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Flashcards in Grounds for Judicial Review Deck (14)
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1

What can be seen as the 4 grounds for judicial review?

Lord Diplock classifies;
(a) Illegality
(b) Irrationality
(c) Procedural Impropriety
(d) Proportionality

2

What is illegality in respect of JR?

(a) Ultra vires - beyond the limits if the body's lawful powers
(b) failure to perform a duty imposed by statute

3

Give examples of cases of illegality.

D & J Nicol v Dundee Harbour Trustees - respondents were committing ultra vires acts that were not granted by act of parliament.

McColl v Strathclyde Regional Council - Statutory water provider added fluoride to water.. Their duty was to provide wholesome water and the adding of fluoride was ultra vires.

4

What may constitute an error of law in respect of illegality?

1) Error of law
(a) Interpretation of the meaning of a word in statute
(b) Legal exercise of power inconsistent with objectives of the legislation.

5

What is unauthorised delegation and when would it constitute illegality?

(a) delagatus non protest delegare - no delegated powers can be further delegated

6

Give examples if unauthorised delegation.

Barnard v National Dock Labour Board- Disciplinary powers put in place by wrong person, held that the delegation was unlawful -

7

What exceptions are there to unlawful delegation?

The carltona principle in which powers can be exercised on behalf of ministers as established by the case of Carlton v Works Commissioners

8

When may 'wrong purpose' occur?

Where the statute does not precisely define scope of power and the power is used for a different purpose than what the statute intended.

9

When would irrationality occur?

Established by the case of Associated Picture Houses Ltd v Wednesbury Corporation.
(a) Test - a decision that "no reasonable authority could ever have come to it"
(b) Wednesbury unreasonableness = irrationality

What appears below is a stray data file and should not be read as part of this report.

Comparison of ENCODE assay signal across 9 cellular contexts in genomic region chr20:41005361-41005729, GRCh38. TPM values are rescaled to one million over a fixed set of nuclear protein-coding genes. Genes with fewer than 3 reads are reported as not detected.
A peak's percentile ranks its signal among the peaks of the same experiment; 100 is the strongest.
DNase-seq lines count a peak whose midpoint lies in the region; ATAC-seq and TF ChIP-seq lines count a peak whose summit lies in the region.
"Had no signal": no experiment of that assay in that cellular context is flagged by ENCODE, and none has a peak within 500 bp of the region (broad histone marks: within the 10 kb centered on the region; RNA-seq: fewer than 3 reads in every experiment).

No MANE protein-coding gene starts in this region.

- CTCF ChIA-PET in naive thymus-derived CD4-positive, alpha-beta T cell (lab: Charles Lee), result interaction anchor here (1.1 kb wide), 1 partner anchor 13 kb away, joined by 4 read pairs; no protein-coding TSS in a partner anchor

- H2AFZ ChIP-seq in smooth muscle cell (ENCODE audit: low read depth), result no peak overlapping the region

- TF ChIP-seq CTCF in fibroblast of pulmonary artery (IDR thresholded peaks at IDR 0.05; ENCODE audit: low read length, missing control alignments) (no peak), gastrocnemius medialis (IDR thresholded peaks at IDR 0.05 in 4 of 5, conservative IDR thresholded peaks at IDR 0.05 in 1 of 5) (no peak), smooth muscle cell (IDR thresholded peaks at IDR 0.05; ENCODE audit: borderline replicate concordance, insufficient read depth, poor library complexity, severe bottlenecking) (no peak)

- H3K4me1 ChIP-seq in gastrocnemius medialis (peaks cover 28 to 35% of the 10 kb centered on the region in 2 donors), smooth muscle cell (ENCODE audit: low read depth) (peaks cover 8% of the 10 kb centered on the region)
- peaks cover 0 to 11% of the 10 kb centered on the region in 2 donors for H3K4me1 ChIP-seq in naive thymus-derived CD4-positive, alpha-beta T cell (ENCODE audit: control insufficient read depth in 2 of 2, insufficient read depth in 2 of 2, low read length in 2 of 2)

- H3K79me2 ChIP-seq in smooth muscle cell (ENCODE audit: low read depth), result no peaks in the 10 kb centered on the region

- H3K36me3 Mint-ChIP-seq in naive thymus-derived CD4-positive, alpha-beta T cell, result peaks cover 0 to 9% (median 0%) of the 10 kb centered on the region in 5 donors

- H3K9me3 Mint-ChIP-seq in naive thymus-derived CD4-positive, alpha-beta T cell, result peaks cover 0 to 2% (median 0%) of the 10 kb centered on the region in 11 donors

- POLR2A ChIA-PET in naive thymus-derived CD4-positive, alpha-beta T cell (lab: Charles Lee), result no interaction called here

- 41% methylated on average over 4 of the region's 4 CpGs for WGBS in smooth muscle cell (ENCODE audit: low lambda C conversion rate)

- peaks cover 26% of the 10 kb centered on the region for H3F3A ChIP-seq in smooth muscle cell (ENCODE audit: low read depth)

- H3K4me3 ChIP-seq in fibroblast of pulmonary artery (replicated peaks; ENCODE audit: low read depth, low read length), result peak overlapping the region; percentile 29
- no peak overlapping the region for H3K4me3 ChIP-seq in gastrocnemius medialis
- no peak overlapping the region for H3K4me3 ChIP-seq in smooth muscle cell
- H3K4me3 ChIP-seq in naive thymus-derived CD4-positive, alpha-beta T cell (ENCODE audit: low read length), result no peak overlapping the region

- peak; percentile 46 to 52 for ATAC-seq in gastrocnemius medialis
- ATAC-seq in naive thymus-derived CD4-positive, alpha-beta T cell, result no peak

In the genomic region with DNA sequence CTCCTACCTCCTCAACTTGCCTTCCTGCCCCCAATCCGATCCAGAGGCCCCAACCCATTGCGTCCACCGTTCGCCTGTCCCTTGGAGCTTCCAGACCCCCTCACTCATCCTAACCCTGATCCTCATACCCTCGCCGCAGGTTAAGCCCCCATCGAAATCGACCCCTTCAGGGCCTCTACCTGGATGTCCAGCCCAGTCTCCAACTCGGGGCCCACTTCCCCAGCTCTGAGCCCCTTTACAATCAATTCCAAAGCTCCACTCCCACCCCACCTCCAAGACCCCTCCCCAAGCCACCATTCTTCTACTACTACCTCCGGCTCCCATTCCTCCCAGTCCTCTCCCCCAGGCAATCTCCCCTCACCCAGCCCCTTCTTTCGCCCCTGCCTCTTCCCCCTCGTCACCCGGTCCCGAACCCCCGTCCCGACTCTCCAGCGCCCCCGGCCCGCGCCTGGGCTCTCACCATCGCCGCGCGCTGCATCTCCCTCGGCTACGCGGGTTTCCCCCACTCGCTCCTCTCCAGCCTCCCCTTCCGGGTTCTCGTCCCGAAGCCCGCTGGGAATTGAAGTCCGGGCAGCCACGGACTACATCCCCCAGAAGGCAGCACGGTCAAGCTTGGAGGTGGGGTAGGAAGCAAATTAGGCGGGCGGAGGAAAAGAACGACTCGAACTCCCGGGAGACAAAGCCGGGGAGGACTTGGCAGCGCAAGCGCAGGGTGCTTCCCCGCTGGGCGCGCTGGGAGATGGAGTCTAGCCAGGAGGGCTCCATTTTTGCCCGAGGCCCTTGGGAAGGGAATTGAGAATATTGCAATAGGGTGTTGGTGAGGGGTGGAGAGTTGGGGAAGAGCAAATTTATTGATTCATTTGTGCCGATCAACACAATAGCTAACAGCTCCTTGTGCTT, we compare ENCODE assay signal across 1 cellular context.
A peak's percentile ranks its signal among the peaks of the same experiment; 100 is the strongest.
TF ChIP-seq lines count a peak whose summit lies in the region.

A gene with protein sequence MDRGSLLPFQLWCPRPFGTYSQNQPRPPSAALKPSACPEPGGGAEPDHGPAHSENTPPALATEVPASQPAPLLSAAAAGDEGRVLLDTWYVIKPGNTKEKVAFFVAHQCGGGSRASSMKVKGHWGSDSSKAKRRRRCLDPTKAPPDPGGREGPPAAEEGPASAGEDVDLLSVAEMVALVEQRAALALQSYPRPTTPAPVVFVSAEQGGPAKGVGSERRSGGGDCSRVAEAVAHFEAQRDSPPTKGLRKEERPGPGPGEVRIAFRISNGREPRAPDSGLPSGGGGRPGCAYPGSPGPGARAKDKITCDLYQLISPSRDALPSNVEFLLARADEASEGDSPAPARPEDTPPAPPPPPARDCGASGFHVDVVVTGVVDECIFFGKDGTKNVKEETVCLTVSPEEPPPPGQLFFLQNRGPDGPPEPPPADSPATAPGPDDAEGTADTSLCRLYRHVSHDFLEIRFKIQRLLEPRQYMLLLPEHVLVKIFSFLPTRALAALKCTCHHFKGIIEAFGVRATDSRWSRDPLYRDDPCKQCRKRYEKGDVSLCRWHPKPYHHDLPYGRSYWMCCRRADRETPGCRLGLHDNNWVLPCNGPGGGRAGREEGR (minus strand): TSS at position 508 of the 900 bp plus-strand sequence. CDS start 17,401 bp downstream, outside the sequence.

10

What is "wednesbury unreasonableness"?

(a) Courts attempt to deal with blatantly bad decisions
(b) Silly or extremely foolish decisions

11

What is the unreasonableness test?

(a) person entrusted with discretion must direct properly in law
(b) must call attention to matters which he is bound to consider
(c) must exclude matters which are irrelevant
(d) if a person does not obey these rules can be said to be acting unreasonable.

12

What factors may constitute unreasonableness?

(a) disregard for decision making procedure
(b) paying attention to irrelevant considerations
(c) Bad faith and dishonesty
(d) violation of human rights

13

What is proportionality?

The “appropriate balance [that] must be maintained between the adverse effects which an administrative authority’s decision may have on the rights, liberties or interests of the person concerned and the purpose which the authority is seeking to pursue”

14

How was the proportionality test established?

By the case de Freitas v Ministry of Agriculture
(a) Legislative objective must be sufficiently important to justify limiting a fundamental right (suitability)
(b) The measures must be designed to meet the objective and must be rationally connected to it – necessity
(c) The means used to impair the right or freedom are no more than is necessary to accomplish the objective – proportionate